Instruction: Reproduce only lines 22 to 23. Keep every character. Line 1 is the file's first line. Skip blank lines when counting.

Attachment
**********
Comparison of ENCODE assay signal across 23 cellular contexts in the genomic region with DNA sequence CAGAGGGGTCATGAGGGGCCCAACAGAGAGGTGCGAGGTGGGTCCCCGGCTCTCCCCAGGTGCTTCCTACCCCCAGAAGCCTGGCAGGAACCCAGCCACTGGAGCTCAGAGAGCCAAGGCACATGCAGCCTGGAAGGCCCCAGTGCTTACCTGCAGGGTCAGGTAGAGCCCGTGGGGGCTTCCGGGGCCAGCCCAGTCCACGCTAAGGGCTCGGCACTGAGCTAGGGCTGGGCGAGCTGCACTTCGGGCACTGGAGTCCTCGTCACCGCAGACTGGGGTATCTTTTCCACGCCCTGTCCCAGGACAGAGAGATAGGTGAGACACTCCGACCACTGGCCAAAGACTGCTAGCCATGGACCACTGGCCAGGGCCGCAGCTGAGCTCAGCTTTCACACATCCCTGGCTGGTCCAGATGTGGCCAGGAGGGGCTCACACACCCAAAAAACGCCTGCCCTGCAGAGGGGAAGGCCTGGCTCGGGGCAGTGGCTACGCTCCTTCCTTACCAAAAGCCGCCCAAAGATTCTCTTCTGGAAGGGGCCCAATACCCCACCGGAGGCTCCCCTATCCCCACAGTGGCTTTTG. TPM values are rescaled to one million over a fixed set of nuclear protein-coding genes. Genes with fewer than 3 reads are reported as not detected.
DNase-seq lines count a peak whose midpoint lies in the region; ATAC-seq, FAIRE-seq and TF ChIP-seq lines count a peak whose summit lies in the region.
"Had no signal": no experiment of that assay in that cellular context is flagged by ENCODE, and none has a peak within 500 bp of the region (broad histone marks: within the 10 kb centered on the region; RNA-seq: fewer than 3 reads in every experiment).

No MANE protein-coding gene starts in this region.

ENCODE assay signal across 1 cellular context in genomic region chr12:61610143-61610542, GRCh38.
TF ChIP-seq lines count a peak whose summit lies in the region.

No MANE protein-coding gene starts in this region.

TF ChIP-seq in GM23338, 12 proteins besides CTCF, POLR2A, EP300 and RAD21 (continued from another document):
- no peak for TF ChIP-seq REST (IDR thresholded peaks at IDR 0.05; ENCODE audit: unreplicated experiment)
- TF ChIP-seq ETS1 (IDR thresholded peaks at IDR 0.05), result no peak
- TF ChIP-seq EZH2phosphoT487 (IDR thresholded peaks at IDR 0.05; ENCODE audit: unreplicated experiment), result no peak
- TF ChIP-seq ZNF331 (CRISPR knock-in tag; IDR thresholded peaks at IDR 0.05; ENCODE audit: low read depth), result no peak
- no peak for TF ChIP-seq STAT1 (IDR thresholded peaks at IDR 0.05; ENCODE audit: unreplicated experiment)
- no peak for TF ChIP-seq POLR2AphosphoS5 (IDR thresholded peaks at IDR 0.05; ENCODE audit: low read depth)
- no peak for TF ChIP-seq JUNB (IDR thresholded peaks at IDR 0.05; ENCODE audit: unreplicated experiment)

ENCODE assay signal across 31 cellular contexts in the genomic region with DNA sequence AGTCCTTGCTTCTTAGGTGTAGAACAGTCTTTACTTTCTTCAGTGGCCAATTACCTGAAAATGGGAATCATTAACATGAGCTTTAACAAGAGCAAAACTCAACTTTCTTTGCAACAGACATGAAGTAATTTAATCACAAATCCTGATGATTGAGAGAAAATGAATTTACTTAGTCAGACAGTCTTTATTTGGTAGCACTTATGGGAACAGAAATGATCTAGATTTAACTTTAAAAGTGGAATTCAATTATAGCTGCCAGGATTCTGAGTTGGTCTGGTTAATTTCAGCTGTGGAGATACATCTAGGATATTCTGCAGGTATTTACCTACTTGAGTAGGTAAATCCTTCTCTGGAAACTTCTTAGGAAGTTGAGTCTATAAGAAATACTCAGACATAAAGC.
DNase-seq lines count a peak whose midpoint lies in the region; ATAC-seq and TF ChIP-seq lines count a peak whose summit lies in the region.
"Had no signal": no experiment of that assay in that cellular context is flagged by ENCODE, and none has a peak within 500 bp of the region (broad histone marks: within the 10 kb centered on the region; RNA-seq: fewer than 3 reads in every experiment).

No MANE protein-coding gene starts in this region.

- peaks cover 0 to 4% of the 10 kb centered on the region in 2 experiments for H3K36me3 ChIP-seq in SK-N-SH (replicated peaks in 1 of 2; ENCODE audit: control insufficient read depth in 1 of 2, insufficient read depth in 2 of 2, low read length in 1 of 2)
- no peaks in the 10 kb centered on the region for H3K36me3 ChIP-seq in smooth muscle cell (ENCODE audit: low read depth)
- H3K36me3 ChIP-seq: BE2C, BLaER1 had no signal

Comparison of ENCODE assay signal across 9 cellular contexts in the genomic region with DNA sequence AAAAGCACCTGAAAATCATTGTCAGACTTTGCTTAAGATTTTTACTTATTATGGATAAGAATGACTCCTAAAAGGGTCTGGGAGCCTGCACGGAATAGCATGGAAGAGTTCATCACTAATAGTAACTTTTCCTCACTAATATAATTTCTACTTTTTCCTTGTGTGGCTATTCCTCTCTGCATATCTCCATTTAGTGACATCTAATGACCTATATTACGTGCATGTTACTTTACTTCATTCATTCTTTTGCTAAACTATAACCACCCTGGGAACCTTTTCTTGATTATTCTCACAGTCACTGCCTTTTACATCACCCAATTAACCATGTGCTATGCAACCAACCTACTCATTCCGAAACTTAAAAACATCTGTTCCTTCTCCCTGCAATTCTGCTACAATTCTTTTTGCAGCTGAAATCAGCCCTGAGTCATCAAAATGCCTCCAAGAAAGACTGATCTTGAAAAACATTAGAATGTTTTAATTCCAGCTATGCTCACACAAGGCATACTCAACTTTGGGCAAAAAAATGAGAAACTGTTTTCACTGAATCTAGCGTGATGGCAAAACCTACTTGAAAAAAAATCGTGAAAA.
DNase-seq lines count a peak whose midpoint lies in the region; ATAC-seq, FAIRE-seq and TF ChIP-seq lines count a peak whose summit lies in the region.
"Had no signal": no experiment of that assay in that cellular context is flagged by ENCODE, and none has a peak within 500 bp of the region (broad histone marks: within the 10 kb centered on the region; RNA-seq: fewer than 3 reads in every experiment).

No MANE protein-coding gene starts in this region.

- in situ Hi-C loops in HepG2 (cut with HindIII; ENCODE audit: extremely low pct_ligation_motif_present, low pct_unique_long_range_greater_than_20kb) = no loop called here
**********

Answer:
- H3K36me3 ChIP-seq: BE2C, BLaER1 had no signal

Comparison of ENCODE assay signal across 9 cellular contexts in the genomic region with DNA sequence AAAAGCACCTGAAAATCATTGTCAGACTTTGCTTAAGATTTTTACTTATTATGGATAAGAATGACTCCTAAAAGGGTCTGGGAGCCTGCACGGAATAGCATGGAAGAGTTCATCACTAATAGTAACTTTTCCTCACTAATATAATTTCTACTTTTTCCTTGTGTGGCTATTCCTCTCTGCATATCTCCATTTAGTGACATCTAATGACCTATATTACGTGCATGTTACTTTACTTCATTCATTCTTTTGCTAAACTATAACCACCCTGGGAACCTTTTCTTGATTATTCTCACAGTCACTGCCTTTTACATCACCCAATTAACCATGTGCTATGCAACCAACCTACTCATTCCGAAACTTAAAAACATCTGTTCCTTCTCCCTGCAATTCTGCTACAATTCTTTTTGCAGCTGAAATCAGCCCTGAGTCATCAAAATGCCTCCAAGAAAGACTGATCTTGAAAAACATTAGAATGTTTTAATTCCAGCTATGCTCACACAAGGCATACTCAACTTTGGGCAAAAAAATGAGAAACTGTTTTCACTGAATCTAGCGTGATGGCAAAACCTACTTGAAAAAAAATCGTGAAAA.